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European elections: five things to know and market implications

  

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Key things to know

 

 

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EU parliamentary elections will likely be a sort of referendum on the EU project.

  • The next European Parliament elections will take place on 23-26 May 2019 in the Member States of the European Union. Given the current complex political context, these elections are becoming a sort of referendum on the EU project, and a key political test for many countries.  
  • According to the polls, the elections will likely return a more fragmented Parliament, with an increased weight of populist parties, although it seems unlikely that we will see a coalition of Eurosceptic forces vs mainstream parties. The two major political forces – the European People’s Party and the Progressive Alliance of Socialists and Democrats – will likely lose their current majority. However, these two political forces are still expected to remain the two largest parties in the EU Parliament and could thus look to include other smaller pro- European political formations under their umbrella (eg, the Greens).
  • It may take more time than usual to find the right balance between parties and to form the European Commission (EC). Therefore, we don’t expect the EC to be fully operational before 2020. We believe that the emergence of a new “anti-populist” coalition may pave the way for a more pro-European agenda from 2020 onwards. This Commission will have to deal with the 2021-27 Multiannual Financial Framework that is essential for Europe’s future.
  • Investment consequences: From a European fixed income perspective, in the short term, an outcome of a softening of European integration could result in an increase in market uncertainty, leading to a weaker euro currency, market volatility, and an increased focus on sovereign spreads. A longer-term perspective will depend on agreement regarding the EU Commission and the role of pro-Europe parties.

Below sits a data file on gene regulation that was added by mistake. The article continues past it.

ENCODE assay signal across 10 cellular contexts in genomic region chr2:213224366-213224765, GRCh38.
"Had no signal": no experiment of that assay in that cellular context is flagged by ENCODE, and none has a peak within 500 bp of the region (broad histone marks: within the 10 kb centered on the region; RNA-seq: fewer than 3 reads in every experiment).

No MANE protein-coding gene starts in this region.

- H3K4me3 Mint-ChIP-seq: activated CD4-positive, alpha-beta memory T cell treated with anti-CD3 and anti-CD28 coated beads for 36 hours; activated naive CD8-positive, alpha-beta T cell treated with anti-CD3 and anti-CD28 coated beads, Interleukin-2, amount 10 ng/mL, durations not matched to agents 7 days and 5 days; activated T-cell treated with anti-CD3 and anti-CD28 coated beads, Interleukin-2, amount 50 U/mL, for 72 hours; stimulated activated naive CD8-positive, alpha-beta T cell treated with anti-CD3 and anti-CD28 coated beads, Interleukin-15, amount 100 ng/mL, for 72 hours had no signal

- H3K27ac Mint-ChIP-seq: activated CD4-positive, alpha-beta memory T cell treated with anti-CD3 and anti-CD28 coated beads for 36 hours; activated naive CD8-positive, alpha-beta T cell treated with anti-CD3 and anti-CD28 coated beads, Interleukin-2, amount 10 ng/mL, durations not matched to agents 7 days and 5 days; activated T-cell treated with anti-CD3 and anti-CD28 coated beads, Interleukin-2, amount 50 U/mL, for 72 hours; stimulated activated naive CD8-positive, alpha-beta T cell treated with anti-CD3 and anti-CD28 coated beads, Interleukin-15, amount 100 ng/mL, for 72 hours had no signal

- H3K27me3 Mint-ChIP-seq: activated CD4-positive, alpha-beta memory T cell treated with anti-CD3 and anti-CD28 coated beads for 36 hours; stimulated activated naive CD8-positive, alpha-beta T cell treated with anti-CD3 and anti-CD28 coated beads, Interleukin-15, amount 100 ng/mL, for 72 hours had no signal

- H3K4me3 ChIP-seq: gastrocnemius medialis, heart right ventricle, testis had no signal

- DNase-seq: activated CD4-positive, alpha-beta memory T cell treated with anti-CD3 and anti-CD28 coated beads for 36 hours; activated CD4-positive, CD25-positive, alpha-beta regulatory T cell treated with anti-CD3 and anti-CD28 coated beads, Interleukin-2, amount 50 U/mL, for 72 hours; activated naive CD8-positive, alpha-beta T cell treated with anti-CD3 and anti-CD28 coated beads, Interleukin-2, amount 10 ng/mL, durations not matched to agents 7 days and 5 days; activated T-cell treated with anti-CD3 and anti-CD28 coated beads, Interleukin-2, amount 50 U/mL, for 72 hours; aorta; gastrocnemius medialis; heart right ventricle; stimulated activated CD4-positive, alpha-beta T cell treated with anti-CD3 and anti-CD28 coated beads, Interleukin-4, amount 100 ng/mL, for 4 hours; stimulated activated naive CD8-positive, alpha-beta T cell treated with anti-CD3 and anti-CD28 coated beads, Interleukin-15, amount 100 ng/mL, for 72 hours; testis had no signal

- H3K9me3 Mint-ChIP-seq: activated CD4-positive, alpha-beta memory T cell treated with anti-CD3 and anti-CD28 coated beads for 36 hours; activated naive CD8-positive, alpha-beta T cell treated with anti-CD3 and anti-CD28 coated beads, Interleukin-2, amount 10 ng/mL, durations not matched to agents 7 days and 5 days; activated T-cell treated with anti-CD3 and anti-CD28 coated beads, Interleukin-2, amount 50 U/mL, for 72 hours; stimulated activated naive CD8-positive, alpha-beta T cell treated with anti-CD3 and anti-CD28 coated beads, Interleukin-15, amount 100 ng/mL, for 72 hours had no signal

• From an equity perspective, much of the uncertainty is already priced into European equities, except for a no-deal Brexit or a further material deceleration of the EU economy, which is not our view currently. We believe the opportunities within European value are the most compelling.
Info 1

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Source: Amundi. Data as of 5 March 2019.

The probability that Eurosceptic parties will make a united front against mainstream parties seems very low, given that “anti-system” and nationalist parties remain very divided among themselves.

What are the expectations regarding European Parliament elections?

The generally low turnout for these types of elections makes it difficult to make projections. In 2004, for the first time, turnout fell below 50% (49.5%) and it has dropped further since then (42.6% in 2014), far below the level seen before the launch of the single currency (close to 57% in 1994). In a period of great uncertainty (protectionism, rise in populism, climate change), it will be crucial to see how Europeans (and especially young Europeans) are mobilising ahead of these elections. As far as political composition, polls tend to point to a high level of fragmentation in the new parliament. The weight of the Eurosceptics will likely be much more relevant in the European Parliament vs mainstream parties than today. However, the probability that all these parties will make a united front against mainstream parties looks very low, given that “anti-system” and nationalist parties remain very divided among themselves.